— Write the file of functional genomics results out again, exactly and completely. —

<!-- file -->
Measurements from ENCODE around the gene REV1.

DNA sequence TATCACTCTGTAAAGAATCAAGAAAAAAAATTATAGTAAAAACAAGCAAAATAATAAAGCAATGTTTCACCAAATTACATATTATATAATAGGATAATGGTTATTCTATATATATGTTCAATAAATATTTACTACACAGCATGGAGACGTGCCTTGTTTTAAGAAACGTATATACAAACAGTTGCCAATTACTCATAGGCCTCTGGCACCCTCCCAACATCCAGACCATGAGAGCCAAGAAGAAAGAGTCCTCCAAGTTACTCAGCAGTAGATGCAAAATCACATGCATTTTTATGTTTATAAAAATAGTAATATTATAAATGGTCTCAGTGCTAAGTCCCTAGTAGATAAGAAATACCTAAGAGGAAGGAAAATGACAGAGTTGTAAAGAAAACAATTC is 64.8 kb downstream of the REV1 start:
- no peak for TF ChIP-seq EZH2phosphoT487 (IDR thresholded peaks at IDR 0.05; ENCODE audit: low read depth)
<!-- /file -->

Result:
Measurements from ENCODE around the gene REV1.

DNA sequence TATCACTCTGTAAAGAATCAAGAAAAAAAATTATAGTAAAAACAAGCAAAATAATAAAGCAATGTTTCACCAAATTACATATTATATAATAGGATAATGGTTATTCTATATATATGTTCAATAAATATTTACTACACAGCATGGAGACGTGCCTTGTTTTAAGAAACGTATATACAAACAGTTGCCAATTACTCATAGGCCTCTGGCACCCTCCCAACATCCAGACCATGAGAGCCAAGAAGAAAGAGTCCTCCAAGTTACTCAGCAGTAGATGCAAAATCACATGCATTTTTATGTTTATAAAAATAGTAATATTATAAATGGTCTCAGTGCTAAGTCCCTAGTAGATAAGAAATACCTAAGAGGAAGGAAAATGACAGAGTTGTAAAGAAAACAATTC is 64.8 kb downstream of the REV1 start:
- no peak for TF ChIP-seq EZH2phosphoT487 (IDR thresholded peaks at IDR 0.05; ENCODE audit: low read depth)